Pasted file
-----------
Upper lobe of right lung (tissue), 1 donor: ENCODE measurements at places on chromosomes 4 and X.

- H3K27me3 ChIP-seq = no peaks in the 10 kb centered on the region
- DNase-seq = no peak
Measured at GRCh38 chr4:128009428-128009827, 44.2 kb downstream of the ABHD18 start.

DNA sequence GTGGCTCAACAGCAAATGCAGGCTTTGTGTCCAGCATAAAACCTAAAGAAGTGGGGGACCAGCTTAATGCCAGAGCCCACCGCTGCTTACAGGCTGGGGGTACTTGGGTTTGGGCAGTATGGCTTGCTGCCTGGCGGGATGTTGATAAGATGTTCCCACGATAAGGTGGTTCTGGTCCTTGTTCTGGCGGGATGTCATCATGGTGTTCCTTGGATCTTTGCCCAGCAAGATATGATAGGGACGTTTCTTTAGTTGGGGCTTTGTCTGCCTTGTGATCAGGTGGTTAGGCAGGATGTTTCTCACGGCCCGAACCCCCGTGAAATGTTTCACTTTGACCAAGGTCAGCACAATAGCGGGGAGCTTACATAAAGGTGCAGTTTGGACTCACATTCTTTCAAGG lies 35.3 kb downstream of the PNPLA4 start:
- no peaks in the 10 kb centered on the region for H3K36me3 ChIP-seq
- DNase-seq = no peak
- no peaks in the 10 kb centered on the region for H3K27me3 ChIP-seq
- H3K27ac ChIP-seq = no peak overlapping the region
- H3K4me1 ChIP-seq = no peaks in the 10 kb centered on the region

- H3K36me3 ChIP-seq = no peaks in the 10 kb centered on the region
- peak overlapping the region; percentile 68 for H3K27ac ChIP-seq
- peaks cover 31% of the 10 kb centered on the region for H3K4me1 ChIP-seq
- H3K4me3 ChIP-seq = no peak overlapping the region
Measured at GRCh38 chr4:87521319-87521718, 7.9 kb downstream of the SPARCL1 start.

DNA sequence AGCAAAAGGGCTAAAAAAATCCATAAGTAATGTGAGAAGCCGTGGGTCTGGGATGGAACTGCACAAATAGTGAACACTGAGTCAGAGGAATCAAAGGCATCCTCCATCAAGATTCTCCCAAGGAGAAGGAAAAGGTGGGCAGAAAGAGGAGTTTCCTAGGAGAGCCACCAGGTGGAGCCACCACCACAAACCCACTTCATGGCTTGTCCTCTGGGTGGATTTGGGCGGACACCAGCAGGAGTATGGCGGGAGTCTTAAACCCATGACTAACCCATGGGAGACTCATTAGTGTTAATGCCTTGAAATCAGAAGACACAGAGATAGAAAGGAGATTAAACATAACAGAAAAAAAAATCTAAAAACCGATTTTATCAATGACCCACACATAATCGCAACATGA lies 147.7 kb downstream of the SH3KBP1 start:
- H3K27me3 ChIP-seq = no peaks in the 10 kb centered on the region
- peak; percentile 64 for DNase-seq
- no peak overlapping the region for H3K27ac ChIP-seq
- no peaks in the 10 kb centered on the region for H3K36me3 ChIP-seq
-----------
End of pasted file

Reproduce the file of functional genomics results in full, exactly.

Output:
Upper lobe of right lung (tissue), 1 donor: ENCODE measurements at places on chromosomes 4 and X.

- H3K27me3 ChIP-seq = no peaks in the 10 kb centered on the region
- DNase-seq = no peak
Measured at GRCh38 chr4:128009428-128009827, 44.2 kb downstream of the ABHD18 start.

DNA sequence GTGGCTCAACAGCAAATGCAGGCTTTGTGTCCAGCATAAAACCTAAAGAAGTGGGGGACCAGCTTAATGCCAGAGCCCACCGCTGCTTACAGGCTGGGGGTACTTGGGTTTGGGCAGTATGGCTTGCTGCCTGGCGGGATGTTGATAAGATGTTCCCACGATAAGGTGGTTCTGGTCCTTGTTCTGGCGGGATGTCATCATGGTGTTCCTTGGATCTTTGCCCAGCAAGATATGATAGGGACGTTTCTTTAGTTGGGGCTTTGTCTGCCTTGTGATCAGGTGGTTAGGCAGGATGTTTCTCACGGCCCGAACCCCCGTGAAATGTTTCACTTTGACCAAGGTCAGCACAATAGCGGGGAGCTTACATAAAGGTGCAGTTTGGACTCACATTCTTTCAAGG lies 35.3 kb downstream of the PNPLA4 start:
- no peaks in the 10 kb centered on the region for H3K36me3 ChIP-seq
- DNase-seq = no peak
- no peaks in the 10 kb centered on the region for H3K27me3 ChIP-seq
- H3K27ac ChIP-seq = no peak overlapping the region
- H3K4me1 ChIP-seq = no peaks in the 10 kb centered on the region

- H3K36me3 ChIP-seq = no peaks in the 10 kb centered on the region
- peak overlapping the region; percentile 68 for H3K27ac ChIP-seq
- peaks cover 31% of the 10 kb centered on the region for H3K4me1 ChIP-seq
- H3K4me3 ChIP-seq = no peak overlapping the region
Measured at GRCh38 chr4:87521319-87521718, 7.9 kb downstream of the SPARCL1 start.

DNA sequence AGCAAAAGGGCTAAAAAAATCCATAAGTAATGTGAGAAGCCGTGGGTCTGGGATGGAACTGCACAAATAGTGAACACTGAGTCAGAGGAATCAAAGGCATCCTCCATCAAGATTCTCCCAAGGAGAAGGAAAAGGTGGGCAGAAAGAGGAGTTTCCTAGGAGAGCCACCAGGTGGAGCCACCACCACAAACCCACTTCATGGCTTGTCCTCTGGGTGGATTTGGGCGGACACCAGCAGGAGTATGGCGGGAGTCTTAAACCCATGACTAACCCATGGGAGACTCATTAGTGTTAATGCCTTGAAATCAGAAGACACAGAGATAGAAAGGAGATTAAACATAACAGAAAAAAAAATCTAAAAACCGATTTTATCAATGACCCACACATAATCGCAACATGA lies 147.7 kb downstream of the SH3KBP1 start:
- H3K27me3 ChIP-seq = no peaks in the 10 kb centered on the region
- peak; percentile 64 for DNase-seq
- no peak overlapping the region for H3K27ac ChIP-seq
- no peaks in the 10 kb centered on the region for H3K36me3 ChIP-seq